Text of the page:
Virginia Tech Dendrology

gray birch Betulaceae Betula populifolia Marsh. Listen to the Latin play symbol: BEPO
Leaf: Alternate, simple, pinnately-veined, triangular with a very elongated acuminate tip, 2 to 3 inches long, doubly serrate margin, green above and paler below.
Flower: Species is monoecious; preformed male catkins near the end of the twig, 3/4 inch long, usually single; female upright, 1/2 inch long; appear or elongate (males) in early spring.
Fruit: Cone like, cylindrical, 3/4 inch long, deciduous at maturity, releasing tiny 2-winged nutlets. Matures in autumn, disperses over winter.
Twig: Slender, orange-brown to gray in color with warty, raised lenticels that give the twig a rough feel; buds are slender, pointed, green and brown, terminal bud is lacking.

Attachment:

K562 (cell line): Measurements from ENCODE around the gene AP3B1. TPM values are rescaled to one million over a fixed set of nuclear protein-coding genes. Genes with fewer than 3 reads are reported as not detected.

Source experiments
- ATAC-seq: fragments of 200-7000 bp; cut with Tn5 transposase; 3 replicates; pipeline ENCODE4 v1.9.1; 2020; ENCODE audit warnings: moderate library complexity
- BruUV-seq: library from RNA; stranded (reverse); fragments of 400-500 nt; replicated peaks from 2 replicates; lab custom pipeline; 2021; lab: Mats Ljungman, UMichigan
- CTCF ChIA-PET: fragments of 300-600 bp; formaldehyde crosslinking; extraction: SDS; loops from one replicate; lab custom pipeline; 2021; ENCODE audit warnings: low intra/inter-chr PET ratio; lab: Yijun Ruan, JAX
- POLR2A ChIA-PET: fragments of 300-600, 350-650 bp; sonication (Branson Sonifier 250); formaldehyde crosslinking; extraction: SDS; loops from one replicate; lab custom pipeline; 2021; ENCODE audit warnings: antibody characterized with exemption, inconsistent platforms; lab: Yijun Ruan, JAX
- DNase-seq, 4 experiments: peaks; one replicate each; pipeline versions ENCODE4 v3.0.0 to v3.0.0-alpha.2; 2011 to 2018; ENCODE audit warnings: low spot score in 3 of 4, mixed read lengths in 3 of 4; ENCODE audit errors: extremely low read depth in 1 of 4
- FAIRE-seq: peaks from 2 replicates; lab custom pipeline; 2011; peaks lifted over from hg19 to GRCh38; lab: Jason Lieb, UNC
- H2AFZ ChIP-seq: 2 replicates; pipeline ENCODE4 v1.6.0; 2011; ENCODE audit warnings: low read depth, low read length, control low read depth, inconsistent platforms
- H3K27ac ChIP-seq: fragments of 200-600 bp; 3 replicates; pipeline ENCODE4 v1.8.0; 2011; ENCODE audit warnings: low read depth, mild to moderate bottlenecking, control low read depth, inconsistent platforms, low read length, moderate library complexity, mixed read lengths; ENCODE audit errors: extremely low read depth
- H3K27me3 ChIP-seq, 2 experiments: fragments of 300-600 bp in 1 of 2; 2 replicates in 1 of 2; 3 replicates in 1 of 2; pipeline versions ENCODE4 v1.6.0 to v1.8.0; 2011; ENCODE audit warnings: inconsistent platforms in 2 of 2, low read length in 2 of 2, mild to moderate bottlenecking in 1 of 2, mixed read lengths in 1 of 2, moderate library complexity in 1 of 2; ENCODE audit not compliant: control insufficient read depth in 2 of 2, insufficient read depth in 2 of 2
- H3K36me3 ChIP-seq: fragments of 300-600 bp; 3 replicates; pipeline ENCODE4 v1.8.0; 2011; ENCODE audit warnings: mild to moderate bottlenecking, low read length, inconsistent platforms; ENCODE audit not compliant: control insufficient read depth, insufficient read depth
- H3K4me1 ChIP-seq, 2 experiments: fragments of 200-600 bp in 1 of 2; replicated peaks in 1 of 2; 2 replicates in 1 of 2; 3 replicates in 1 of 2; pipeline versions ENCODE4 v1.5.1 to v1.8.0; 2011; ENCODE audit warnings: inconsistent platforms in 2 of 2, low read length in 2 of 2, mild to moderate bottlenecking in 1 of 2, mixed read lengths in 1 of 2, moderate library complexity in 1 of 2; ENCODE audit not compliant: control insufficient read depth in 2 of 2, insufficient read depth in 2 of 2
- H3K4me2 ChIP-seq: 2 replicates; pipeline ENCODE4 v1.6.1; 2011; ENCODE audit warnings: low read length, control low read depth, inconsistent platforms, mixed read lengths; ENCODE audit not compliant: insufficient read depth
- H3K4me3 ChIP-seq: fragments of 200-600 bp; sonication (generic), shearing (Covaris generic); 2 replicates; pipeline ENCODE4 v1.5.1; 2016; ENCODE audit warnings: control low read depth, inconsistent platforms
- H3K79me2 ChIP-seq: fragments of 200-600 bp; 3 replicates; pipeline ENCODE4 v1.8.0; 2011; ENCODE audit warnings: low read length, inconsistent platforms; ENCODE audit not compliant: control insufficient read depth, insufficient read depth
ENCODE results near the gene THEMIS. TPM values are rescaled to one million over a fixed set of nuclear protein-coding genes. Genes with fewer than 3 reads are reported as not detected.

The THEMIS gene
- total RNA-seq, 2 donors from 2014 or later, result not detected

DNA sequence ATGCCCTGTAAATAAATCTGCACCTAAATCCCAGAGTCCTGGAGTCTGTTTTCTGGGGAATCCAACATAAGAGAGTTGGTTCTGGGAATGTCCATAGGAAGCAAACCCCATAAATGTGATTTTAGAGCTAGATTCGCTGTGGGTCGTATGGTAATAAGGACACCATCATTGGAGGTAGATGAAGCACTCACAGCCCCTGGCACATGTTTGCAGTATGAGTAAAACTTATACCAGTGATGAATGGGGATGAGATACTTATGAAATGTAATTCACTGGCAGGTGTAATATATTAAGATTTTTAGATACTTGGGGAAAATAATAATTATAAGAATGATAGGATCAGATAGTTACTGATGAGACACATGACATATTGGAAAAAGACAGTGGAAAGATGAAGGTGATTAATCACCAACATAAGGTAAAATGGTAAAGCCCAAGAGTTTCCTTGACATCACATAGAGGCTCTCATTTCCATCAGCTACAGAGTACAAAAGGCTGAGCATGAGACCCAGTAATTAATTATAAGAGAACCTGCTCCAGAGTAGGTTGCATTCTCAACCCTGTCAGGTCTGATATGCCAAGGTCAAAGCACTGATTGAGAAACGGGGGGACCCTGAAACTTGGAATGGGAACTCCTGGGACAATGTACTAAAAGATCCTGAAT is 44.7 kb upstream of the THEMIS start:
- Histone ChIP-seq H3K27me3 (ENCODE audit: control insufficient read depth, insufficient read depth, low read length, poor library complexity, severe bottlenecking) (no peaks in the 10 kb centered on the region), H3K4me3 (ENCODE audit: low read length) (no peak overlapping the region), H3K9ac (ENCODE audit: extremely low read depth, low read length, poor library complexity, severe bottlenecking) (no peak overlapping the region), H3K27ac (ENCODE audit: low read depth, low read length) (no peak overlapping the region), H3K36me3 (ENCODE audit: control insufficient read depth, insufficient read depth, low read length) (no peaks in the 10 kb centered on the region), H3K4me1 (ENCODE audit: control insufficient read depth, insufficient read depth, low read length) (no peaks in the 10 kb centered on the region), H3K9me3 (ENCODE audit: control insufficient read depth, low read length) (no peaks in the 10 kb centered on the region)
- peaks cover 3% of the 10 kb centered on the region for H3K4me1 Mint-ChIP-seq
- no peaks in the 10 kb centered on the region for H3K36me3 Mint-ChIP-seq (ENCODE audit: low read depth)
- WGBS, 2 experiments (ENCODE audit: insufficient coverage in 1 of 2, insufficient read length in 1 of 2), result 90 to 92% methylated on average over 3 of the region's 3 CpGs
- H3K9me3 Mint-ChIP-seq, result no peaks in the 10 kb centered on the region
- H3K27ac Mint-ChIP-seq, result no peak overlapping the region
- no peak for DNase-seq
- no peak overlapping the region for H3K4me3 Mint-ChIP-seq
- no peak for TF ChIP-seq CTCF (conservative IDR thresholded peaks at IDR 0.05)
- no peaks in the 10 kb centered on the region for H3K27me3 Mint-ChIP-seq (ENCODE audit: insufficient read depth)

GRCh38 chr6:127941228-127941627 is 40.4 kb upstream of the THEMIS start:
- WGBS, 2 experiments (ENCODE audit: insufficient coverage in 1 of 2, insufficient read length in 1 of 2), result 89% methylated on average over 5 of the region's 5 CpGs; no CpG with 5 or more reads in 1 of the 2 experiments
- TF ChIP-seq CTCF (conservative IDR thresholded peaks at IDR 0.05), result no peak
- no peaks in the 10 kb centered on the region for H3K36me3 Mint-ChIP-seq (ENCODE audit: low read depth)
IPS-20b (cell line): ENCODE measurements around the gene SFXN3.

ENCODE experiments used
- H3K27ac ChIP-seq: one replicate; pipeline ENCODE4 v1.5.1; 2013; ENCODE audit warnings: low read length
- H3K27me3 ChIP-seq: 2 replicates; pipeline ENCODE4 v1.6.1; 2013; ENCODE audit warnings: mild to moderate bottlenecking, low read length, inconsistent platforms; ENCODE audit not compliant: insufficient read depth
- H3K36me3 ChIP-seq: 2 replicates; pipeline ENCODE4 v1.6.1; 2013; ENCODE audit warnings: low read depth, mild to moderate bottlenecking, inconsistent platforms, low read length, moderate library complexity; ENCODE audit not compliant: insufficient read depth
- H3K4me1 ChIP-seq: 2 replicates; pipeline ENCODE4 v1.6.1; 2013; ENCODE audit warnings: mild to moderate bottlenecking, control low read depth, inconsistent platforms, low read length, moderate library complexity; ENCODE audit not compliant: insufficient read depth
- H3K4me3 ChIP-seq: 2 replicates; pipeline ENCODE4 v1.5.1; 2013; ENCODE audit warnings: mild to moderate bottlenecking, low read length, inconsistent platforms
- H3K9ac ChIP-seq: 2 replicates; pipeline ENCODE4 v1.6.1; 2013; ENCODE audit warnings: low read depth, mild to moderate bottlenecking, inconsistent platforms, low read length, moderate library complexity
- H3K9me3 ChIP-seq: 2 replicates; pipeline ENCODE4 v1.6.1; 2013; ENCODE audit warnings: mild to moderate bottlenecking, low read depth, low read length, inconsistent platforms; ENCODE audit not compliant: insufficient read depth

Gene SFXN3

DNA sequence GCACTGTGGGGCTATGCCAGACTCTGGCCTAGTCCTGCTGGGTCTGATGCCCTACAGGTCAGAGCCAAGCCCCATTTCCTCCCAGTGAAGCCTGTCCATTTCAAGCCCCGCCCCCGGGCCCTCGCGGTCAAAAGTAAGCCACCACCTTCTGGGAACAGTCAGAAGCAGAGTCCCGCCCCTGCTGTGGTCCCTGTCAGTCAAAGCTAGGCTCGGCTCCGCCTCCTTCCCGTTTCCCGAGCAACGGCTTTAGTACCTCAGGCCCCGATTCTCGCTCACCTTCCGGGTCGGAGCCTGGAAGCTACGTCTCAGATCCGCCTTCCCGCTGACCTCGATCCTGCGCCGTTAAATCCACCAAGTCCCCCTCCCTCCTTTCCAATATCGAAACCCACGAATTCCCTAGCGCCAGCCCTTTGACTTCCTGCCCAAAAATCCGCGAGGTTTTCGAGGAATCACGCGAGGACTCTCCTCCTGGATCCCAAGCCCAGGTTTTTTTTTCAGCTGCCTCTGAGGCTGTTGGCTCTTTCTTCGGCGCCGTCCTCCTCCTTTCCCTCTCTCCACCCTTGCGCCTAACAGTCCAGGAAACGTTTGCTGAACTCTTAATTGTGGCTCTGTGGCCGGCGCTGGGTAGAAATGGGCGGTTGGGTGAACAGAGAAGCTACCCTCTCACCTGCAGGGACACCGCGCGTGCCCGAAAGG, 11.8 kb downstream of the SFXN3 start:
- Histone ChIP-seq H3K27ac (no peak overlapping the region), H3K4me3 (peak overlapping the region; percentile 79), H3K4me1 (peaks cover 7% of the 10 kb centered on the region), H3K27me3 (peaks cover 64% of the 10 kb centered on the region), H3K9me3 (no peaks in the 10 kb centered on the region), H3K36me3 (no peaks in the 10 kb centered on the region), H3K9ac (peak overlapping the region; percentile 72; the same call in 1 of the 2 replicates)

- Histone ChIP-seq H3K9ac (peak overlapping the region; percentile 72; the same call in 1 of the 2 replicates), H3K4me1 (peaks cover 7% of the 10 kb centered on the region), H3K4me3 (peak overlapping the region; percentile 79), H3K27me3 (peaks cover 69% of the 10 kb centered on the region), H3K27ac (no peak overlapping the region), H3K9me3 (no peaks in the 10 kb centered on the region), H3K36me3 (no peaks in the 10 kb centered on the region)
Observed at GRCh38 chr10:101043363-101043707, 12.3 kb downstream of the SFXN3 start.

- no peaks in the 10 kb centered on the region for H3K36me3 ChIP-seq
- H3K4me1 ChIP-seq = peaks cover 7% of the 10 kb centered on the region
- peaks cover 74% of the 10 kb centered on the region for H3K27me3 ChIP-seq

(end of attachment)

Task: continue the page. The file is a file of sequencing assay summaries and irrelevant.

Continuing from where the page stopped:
Bark: Reddish brown with numerous lighter lenticels on very young stems, later turning gray to white and very chalky; remains smooth and generally does not peel.
Form: Small tree rarely over 30 feet tall typically with multiple trunks and a limby bole. The crown is irregular in shape with somewhat drooping slender branches.
Looks like: river birch - paper birch - European weeping birch - Himalayan white birch
leaf flower fruit twig bark form1 map
Additional Range Information: Betula populifolia is native to North America. Range may be expanded by planting. See states reporting gray birch.
More Information: Fall Color
External Links: USDAFS Additional Silvics - USDA Plants Database - Horticulture Information - USDAFS Forest Products Lab
All material © 2018 Virginia Tech Dept. of Forest Resources and Environmental Conservation; Photos and text by: John Seiler, Edward Jensen, Alex Niemiera, and John Peterson; Silvics reprinted from Ag Handbook 654